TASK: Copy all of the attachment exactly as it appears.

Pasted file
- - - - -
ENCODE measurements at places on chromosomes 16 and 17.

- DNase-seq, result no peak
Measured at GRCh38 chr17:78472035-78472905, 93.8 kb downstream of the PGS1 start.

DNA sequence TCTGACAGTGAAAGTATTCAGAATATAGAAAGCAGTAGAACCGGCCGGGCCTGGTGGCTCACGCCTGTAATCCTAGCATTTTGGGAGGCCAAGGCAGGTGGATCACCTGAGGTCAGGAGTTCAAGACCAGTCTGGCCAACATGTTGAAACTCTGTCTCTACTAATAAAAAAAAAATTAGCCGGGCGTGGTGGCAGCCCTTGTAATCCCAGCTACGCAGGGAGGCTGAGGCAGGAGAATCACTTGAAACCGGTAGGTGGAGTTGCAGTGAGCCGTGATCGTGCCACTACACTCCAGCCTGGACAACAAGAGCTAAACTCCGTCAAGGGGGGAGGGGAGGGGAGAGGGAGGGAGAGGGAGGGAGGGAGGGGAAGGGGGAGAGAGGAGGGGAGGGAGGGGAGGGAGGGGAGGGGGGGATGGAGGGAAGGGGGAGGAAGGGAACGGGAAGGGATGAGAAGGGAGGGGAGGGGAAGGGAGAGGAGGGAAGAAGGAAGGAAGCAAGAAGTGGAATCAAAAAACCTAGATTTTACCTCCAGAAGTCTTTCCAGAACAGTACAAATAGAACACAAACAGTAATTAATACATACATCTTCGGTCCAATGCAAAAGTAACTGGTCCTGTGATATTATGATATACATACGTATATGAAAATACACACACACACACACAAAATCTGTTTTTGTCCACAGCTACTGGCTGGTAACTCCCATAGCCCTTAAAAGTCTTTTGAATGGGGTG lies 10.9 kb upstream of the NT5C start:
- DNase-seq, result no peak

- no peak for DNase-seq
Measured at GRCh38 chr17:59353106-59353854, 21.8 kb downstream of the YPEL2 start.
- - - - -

ENCODE measurements at places on chromosomes 16 and 17.

- DNase-seq, result no peak
Measured at GRCh38 chr17:78472035-78472905, 93.8 kb downstream of the PGS1 start.

DNA sequence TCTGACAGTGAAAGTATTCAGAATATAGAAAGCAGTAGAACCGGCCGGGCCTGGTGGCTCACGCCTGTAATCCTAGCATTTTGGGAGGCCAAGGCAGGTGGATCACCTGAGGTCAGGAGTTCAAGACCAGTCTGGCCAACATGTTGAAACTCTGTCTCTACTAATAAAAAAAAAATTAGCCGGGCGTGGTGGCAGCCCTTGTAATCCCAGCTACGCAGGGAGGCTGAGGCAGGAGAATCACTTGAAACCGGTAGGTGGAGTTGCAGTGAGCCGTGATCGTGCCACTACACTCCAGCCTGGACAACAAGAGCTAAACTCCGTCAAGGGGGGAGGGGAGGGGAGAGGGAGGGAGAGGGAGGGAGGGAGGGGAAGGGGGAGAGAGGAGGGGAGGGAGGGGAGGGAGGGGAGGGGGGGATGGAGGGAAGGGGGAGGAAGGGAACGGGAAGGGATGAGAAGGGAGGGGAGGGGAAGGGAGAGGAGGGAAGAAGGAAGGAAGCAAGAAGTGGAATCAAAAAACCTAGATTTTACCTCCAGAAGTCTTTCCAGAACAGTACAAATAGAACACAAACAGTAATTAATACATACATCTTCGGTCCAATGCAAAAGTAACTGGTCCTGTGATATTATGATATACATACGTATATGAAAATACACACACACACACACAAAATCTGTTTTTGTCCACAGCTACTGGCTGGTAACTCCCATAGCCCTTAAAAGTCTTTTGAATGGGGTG lies 10.9 kb upstream of the NT5C start:
- DNase-seq, result no peak

- no peak for DNase-seq
Measured at GRCh38 chr17:59353106-59353854, 21.8 kb downstream of the YPEL2 start.